Peter McAuslan, the businessman behind McAuslan Breweries and past president of the St. Andrew's Society, is one of Montreal's best known Scottish Canadians.

And while he's paying attention to what's going on in Scotland, he said he’s not getting involved.

“It's really not our game, and you recall we lived through our own exciting times with various referendums,” he said while taking in the Robbie Burns statue downtown.

McAuslan isn’t the only Quebec resident whose memories of 1995 are being roused by this latest effort, and the way Quebec's last referendum unfolded is very similar to what’s happening in the United Kingdom right now.

When both campaigns started, the yes sides were both around 35 per cent support and days before the vote, they were running neck and neck.

“I think that in both cases you had a no side that was quite complacent, thinking that it was just going to waltz towards an easy no victory and realizing that a week to 10 days before the finish line ‘Oh my God we are losing this,” explained McGill political analyst Daniel Weinstock.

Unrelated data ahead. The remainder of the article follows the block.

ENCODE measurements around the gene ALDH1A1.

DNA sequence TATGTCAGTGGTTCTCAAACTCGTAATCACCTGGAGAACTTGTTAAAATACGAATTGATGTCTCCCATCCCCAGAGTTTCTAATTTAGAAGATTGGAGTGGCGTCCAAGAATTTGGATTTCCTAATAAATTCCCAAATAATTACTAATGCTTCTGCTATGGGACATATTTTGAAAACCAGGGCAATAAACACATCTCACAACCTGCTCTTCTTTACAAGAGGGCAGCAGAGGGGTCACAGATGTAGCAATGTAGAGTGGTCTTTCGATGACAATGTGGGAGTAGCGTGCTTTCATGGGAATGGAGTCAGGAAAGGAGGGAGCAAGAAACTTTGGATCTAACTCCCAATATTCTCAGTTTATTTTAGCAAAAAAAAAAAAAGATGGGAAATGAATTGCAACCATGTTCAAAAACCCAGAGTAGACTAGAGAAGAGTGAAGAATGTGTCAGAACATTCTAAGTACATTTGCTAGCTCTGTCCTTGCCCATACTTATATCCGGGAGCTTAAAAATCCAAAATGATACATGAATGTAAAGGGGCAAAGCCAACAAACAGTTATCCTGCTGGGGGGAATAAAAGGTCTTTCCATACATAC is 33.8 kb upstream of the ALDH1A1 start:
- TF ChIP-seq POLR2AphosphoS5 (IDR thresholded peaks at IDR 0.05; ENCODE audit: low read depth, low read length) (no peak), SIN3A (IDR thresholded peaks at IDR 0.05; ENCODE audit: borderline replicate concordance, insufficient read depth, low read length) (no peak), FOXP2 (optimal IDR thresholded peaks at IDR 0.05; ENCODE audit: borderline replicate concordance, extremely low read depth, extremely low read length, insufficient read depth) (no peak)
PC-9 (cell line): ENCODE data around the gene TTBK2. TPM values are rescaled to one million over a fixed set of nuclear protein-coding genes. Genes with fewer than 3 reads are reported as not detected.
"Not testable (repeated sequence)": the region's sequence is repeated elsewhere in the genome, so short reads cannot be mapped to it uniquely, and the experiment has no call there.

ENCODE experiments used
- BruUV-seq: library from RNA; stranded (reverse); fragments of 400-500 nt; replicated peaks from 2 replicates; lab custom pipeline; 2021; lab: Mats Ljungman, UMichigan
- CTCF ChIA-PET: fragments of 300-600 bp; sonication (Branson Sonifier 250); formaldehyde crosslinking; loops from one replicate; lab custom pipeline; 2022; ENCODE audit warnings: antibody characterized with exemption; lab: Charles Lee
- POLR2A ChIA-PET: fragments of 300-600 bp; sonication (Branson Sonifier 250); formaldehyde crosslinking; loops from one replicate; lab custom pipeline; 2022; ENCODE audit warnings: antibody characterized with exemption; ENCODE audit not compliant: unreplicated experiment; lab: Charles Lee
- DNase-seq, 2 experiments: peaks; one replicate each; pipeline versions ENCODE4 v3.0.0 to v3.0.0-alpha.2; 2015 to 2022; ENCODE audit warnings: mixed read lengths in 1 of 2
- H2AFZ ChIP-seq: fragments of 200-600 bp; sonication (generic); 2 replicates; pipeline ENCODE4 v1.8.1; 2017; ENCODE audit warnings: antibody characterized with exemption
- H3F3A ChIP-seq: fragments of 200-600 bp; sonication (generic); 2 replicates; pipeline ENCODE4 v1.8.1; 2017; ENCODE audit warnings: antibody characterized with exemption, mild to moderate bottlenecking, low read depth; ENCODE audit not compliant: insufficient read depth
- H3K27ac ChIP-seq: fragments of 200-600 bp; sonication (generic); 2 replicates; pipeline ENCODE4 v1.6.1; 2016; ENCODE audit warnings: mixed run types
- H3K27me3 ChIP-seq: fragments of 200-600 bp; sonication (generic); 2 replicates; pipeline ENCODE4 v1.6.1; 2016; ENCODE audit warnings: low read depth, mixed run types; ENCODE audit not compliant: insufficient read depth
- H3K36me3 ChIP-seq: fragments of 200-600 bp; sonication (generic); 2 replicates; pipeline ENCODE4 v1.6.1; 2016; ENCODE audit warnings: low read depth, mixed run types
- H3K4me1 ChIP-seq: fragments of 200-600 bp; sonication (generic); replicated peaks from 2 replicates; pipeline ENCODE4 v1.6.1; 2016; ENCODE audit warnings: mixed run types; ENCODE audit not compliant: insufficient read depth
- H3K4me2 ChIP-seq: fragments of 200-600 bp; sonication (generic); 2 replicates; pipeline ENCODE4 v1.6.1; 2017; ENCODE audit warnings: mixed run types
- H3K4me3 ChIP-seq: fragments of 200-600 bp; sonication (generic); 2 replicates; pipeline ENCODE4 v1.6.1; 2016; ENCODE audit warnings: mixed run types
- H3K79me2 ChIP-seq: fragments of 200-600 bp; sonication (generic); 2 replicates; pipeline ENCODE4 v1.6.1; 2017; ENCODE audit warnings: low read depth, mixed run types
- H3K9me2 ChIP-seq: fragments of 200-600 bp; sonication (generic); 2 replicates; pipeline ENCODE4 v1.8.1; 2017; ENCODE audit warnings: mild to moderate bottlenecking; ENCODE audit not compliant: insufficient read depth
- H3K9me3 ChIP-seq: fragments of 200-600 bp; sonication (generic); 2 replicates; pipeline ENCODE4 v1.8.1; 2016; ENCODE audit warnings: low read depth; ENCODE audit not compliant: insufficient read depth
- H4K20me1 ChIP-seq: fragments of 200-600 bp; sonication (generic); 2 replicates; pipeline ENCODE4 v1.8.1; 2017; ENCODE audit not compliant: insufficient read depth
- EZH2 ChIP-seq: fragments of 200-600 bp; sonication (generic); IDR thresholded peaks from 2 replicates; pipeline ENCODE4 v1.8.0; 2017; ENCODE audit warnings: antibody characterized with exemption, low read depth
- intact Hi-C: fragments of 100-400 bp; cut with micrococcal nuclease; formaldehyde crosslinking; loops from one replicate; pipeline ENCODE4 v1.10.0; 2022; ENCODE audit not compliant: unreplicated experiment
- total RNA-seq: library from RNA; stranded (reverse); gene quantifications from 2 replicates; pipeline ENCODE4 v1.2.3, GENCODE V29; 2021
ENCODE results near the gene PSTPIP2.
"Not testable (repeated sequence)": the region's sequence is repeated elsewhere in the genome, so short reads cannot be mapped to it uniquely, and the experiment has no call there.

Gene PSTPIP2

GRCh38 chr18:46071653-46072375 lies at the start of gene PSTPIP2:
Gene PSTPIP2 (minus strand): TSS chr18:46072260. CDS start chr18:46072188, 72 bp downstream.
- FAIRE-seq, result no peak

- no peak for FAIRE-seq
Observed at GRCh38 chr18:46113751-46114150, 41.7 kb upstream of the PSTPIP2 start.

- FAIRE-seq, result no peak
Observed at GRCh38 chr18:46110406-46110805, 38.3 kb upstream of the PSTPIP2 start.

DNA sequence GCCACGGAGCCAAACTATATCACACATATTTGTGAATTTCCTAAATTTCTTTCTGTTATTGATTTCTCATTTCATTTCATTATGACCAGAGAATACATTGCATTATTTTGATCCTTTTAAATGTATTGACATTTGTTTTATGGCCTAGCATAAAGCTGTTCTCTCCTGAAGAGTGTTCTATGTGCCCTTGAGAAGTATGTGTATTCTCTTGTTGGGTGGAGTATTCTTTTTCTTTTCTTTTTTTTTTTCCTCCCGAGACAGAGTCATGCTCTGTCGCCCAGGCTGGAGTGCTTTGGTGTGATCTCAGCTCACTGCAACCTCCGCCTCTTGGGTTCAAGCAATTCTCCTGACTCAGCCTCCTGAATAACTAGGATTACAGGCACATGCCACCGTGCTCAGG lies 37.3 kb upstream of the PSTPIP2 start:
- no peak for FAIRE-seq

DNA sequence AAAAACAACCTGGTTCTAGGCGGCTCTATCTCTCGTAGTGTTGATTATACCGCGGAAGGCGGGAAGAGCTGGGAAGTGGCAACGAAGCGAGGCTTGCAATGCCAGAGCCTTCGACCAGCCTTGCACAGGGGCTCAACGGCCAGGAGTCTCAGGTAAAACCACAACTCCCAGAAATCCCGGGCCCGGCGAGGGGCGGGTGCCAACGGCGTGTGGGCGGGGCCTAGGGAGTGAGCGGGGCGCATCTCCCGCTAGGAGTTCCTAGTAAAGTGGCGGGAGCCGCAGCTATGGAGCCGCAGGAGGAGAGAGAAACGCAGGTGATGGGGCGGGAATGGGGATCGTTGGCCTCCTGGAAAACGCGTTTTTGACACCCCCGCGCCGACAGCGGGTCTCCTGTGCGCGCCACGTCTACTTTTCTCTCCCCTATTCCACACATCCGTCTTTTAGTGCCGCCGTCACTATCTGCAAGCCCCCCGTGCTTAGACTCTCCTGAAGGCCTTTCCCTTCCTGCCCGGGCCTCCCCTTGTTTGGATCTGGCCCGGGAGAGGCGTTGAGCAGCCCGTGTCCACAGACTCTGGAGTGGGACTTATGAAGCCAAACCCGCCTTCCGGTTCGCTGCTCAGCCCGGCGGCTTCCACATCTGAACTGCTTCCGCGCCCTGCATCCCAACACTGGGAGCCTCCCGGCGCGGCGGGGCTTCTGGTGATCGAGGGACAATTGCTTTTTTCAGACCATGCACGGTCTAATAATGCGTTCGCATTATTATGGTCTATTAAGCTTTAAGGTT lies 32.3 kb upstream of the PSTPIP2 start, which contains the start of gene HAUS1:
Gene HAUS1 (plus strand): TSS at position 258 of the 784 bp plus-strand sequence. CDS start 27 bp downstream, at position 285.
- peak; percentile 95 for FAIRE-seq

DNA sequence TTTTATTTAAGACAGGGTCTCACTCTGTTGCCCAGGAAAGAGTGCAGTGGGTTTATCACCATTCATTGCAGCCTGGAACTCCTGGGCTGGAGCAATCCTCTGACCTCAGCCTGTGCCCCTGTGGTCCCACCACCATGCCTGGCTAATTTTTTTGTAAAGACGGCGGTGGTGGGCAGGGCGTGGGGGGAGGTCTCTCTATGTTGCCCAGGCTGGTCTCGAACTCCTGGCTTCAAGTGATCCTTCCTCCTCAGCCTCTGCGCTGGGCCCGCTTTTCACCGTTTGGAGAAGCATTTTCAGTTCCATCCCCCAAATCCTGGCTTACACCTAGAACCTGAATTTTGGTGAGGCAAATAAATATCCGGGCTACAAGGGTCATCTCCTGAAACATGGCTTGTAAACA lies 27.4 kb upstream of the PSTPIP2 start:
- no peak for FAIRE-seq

Quebec separatists are practically salivating at the thought of a yes win in Scotland. The head of the hardline separatist party Option Nationale even produced a YouTube video to try and persuade scots to vote yes.

“Vote no like we did and you'll be the laughing stock of the world,” Leader Sol Zanetti warns at the end of the spot.

The PQ’s Jean-Francois Lisee said he thinks a yes win in Scotland would make more Quebecers embrace sovereignty.

“One-hundred fifty countries became independent in the last four decades, but the Scotland experiment is the closest to Quebec -- a modern economy, an advanced democracy within the British Empire -- so it gives a template to what could happen to us,” he said.

With a week to go before the vote, the yes side was dealt a sudden blow Thursday -- the Royal Bank of Scotland said it will move its headquarters to England should Scots vote to separate.

“If I had to make a guess my guess is that two or three per cent of the population will look at the uncertainty that sovereignty would lead to you and say you know what we're pulling back from the abyss,” Weinstock said.

McAuslan says he isn’t too worried about Scotland – he's just happy it's not Quebec going through another referendum.

“We're proud of our Scottish heritage. This is Scottish business, it's not our business.”